It normally doesn’t snow down under in sunny Perth, Western Australia – unless you count fake snow made with diapers and water – and we tend to spend our holidays trying to escape the heat while dreaming of a white Christmas. To rectify this predicament, I have installed the Snow Storm WordPress plugin to simulate cyber snow on my website. Please try to refrain from licking the screen.
I was lusting after the buttery popcorn infiltrating my nostrils as I waited in line to have my book signed by David Sedaris. My eyes drifted towards the sign that read ‘BAR UPSTAIRS’ and ‘NO CAMERAS OR PHOTOS’ in threatening capitals. Devar asked me what I was going to say as he ignored the threatening sign and took a photo of the line. I didn’t know. Although he is one of my favourite authors, I assumed he would ask the typical questions authors ask their adoring fans – “know any good jokes?” or “what do you do?” – and I wanted to get it over and done with to reduce the risk of saying something foolish. Like the lady in front of me who was contemplating boasting about how she named her imaginary boyfriend after him. David started signing my book, he asked me how much money I earn and in return I asked what he thought of Australia. “It is expensive” he said, “and hot” I added, just in case he was needing another adjective to explain Australia. It had been quite humid that day and Perthians love to complain about the weather. My interaction with him was short and sweet, he wrote “I’m so happy you can walk” in one of my books and drew a dog in another book.
The show consisted of David reading essays from The New Yorker, a piece he wrote for British paper entitled ‘If I Could Change The World’, diary entries and questions from the audience. The most amusing part of the show was a story about his female friend, who preferred to remain nameless, she also preferred to catch her poop in her hand when using the toilet instead of letting it make a horrid plop sound in the toilet bowl. That would be so embarrassing.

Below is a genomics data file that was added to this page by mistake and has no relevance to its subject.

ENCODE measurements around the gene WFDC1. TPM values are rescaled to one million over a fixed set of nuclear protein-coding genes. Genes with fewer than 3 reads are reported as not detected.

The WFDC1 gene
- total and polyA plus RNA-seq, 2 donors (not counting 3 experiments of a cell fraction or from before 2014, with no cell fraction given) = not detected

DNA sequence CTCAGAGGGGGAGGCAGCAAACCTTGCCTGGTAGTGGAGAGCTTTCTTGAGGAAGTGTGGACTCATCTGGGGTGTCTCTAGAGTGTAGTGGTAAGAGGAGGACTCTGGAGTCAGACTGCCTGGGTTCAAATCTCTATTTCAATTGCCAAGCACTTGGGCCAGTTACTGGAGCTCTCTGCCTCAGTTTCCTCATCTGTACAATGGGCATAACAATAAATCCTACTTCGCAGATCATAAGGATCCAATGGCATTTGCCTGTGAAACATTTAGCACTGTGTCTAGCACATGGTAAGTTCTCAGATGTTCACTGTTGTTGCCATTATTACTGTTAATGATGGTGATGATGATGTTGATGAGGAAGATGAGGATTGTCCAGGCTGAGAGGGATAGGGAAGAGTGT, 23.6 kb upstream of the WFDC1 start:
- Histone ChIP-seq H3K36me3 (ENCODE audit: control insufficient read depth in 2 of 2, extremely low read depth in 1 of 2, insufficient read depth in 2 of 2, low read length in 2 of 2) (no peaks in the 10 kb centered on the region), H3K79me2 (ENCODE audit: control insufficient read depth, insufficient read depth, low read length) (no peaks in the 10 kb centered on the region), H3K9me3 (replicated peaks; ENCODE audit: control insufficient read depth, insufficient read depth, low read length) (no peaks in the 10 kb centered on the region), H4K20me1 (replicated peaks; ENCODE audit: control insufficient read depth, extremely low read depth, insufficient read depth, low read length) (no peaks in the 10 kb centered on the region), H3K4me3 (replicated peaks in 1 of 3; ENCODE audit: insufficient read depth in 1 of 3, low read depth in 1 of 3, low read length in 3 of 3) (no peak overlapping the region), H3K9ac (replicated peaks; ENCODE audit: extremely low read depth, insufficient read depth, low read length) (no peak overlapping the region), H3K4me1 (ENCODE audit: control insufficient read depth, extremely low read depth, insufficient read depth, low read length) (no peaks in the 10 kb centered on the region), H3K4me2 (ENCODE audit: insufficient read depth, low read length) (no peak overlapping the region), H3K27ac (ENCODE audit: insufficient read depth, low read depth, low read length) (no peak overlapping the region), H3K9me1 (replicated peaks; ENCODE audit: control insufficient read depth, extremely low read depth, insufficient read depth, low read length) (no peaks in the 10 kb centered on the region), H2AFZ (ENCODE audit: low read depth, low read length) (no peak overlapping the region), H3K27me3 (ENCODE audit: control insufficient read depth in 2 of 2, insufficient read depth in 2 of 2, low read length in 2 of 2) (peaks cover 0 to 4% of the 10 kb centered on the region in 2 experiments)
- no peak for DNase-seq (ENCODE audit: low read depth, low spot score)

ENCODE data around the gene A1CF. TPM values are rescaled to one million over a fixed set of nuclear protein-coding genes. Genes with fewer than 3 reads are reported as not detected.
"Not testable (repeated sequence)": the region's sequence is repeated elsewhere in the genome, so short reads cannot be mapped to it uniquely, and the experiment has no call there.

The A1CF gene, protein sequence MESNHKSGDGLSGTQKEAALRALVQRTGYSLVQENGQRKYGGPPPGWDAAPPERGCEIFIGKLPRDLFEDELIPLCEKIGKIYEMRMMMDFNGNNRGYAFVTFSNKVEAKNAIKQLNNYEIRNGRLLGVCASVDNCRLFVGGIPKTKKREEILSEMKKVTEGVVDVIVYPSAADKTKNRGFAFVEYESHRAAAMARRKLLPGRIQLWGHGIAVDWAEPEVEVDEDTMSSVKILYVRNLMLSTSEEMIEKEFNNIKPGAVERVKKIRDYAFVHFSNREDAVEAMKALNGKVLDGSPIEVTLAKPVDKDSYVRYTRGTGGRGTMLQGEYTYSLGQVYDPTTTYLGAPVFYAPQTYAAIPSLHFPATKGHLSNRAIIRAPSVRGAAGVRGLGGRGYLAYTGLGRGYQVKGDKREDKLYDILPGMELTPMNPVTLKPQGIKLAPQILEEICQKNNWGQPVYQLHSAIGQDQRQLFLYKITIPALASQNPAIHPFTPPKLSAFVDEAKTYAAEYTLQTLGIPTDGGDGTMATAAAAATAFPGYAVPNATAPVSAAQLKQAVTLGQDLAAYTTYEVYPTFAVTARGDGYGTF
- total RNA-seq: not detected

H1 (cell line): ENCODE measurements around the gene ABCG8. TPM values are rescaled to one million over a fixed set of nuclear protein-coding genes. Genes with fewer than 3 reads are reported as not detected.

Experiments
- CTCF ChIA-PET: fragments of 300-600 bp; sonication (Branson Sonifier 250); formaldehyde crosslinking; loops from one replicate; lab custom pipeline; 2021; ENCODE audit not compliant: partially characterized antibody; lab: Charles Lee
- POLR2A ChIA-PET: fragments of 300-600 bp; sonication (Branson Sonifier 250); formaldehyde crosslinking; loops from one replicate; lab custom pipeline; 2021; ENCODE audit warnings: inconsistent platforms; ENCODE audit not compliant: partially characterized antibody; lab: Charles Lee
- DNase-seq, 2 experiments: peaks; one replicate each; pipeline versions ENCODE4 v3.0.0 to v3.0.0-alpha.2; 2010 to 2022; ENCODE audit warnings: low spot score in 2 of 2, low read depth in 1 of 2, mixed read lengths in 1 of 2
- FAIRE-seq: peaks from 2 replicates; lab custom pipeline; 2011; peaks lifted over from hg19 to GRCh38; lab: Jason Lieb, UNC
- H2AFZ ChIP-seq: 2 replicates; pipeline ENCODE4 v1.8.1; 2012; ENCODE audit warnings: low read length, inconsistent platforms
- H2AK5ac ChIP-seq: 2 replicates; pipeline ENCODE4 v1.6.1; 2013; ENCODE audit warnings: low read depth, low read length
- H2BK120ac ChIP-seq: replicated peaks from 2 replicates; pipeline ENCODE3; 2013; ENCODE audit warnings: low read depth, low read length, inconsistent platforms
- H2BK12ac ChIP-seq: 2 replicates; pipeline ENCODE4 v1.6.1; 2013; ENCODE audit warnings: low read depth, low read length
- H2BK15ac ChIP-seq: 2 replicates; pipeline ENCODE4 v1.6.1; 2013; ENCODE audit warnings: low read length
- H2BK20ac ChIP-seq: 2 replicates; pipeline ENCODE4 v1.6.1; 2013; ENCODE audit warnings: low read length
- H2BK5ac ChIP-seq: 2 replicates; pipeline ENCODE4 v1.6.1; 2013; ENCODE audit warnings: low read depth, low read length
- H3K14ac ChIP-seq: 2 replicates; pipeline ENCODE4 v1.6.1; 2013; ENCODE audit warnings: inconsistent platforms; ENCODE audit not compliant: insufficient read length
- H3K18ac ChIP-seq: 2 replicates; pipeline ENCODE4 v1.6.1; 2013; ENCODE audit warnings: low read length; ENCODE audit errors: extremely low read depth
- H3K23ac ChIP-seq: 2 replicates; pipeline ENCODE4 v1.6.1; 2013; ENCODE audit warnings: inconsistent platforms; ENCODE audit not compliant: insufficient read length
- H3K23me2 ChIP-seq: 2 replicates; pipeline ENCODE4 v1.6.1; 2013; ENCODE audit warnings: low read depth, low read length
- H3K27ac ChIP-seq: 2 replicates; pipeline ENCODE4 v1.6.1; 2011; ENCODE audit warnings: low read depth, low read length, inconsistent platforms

During the show Mark Trammell replied to my tweet, “Get him on Twitter!” he exclaimed. After two glasses of wine I decided to line up again after the show to ask David why he doesn’t join in on the Twitter fun and tweet about eating sandwiches, crazy dreams he had last night, how losing socks really sucks and other random observations or thoughts in 140 characters or less. I didn’t ask it in that way. It escaped my mouth in a more “me again, so that Twitter thing, a guy I follow who works there wants to know why you don’t do it?” manner of speaking. He hungrily consumed a plate of chorizo and salad had been placed in front of him while I asked my twittastic question. He made the ‘let me just finish chewing this’ universal motion and then tried to explain the Twitter predicament. Apparently someone had already created a David Sedaris account on Twitter, he then paid someone to switch the account over to him, but didn’t really know what it was or what to do with it once it was his. So there it sits, with over 4000+ followers and no actual tweets. I tried to convince him he should tweet (join the cool kids, drink the koolaid, follow the leader) but he didn’t seem convinced. I wanted to say “no one understands Twitter, David” but I didn’t want to scare him with inception like comments. I instead urged him to tweet and wrote down my username and the address of my account in case he wanted to see what it was all about and required guidance. In that moment I thought of myself as a sort of Mother Teresa of tweeting – I could guide him into over one million followers and we would DM about what type of background colour he should use. It would be awesome.